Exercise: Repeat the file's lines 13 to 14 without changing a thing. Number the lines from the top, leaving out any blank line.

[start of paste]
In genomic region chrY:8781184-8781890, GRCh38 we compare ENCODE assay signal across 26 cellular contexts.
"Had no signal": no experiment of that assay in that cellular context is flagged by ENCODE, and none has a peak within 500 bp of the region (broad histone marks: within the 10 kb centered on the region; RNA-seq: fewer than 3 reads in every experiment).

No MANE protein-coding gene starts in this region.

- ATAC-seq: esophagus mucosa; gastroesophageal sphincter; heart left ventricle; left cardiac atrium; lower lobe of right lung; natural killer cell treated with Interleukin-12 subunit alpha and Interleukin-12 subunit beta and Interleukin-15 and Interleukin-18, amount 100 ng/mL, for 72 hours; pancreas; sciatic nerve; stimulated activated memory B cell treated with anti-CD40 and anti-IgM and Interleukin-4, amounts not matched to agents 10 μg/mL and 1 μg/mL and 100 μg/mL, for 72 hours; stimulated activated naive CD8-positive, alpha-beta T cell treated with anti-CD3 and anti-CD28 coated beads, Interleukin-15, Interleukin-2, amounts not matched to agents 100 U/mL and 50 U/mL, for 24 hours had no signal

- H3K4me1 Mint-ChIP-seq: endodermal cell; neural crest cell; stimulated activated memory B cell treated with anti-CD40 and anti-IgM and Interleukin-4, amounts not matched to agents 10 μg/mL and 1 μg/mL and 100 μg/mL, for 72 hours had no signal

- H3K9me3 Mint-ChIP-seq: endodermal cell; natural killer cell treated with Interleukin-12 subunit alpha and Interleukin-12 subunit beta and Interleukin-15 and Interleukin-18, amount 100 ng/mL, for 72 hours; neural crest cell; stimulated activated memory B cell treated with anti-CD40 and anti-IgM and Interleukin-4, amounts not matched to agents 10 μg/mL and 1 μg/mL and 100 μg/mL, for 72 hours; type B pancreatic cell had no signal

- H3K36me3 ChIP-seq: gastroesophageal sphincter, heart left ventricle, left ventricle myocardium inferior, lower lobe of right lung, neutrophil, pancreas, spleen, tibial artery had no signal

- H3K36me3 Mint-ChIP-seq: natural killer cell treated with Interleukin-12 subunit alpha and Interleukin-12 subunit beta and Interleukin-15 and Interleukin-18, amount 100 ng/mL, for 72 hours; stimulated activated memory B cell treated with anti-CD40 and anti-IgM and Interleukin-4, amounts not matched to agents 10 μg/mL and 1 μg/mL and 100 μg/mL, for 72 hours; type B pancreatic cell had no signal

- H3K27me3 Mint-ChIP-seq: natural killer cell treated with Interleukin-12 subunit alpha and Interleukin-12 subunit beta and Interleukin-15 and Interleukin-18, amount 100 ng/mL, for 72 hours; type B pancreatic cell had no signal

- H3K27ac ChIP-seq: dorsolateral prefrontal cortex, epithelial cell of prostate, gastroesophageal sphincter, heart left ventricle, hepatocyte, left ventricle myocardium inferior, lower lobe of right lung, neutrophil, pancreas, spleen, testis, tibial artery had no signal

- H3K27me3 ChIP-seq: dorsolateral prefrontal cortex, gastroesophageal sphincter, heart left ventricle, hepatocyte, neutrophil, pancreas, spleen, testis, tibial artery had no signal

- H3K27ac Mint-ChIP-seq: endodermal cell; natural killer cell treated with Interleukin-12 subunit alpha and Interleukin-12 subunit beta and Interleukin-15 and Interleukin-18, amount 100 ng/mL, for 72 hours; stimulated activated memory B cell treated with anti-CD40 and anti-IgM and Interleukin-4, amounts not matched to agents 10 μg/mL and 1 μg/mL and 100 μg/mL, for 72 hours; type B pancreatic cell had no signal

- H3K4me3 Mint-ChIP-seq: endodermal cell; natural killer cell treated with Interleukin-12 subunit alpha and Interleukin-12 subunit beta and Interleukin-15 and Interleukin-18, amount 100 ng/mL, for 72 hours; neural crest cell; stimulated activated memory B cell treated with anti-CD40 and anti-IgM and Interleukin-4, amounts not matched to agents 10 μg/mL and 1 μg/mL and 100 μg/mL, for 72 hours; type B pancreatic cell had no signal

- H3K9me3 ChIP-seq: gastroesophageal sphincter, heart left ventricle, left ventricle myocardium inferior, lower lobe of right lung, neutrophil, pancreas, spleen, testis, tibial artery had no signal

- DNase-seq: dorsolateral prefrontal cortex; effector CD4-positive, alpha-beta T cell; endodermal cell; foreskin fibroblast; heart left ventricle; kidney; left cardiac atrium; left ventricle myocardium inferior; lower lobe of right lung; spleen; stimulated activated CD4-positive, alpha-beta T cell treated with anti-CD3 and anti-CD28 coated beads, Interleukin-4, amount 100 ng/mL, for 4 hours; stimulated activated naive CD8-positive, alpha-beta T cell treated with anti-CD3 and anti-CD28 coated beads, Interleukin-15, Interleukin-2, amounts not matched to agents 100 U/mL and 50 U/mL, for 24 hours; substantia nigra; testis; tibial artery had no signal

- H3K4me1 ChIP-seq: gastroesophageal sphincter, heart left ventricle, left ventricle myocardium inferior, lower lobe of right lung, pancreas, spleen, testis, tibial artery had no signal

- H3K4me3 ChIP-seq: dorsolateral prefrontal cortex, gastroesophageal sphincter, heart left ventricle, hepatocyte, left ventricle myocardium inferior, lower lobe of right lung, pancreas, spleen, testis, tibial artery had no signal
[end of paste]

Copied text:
- H3K4me3 Mint-ChIP-seq: endodermal cell; natural killer cell treated with Interleukin-12 subunit alpha and Interleukin-12 subunit beta and Interleukin-15 and Interleukin-18, amount 100 ng/mL, for 72 hours; neural crest cell; stimulated activated memory B cell treated with anti-CD40 and anti-IgM and Interleukin-4, amounts not matched to agents 10 μg/mL and 1 μg/mL and 100 μg/mL, for 72 hours; type B pancreatic cell had no signal

- H3K9me3 ChIP-seq: gastroesophageal sphincter, heart left ventricle, left ventricle myocardium inferior, lower lobe of right lung, neutrophil, pancreas, spleen, testis, tibial artery had no signal